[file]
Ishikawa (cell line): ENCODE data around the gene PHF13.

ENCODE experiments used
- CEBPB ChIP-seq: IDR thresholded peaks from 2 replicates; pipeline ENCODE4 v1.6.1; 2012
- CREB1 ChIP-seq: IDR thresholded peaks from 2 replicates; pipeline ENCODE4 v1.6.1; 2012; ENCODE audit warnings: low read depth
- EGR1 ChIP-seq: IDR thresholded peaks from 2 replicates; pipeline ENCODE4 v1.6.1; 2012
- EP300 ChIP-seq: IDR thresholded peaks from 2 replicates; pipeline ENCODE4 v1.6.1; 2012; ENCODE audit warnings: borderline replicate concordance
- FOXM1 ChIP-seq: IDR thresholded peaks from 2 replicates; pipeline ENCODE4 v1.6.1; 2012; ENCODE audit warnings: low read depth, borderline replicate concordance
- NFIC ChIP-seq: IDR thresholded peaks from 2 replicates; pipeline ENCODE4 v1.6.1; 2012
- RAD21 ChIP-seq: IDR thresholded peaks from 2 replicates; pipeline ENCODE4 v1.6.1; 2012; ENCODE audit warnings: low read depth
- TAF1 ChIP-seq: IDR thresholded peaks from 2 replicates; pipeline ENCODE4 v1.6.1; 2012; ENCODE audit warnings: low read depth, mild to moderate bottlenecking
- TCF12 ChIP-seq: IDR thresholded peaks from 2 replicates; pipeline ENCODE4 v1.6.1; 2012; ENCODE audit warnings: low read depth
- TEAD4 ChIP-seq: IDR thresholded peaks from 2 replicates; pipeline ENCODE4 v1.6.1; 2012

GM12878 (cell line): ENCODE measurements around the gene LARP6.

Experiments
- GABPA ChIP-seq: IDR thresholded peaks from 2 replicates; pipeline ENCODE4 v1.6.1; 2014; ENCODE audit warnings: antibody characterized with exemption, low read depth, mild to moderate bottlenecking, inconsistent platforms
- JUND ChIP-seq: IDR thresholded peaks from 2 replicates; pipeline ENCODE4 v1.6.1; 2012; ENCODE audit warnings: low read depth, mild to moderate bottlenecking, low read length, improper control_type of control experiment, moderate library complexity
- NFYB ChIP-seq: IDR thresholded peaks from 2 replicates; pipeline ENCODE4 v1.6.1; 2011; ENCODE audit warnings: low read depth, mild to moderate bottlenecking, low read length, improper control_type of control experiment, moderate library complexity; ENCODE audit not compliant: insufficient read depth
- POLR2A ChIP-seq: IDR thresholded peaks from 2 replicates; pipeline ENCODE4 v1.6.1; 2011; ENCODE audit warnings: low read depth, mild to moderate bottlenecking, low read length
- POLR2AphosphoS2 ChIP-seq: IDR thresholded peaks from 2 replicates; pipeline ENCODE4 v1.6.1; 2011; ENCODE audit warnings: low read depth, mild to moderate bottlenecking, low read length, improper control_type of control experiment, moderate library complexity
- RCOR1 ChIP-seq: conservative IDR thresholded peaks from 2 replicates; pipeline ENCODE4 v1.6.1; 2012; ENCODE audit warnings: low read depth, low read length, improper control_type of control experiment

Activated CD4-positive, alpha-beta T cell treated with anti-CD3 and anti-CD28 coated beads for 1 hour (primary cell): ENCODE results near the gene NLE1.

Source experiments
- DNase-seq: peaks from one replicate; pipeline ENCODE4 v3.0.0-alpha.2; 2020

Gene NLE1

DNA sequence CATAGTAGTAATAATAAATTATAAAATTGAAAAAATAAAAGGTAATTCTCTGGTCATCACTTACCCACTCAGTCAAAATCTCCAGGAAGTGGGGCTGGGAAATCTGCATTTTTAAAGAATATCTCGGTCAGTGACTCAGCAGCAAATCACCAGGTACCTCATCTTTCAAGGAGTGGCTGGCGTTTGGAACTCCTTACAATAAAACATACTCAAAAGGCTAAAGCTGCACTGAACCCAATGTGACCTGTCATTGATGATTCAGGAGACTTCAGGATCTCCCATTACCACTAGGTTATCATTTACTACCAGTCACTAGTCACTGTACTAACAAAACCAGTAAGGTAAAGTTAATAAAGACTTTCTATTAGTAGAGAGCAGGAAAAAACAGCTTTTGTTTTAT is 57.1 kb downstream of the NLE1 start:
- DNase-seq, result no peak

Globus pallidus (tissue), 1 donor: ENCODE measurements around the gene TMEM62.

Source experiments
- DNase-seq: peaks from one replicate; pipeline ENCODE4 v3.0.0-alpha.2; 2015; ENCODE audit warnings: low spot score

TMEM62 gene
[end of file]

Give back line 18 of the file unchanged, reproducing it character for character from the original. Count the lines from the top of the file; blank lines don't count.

- POLR2A ChIP-seq: IDR thresholded peaks from 2 replicates; pipeline ENCODE4 v1.6.1; 2011; ENCODE audit warnings: low read depth, mild to moderate bottlenecking, low read length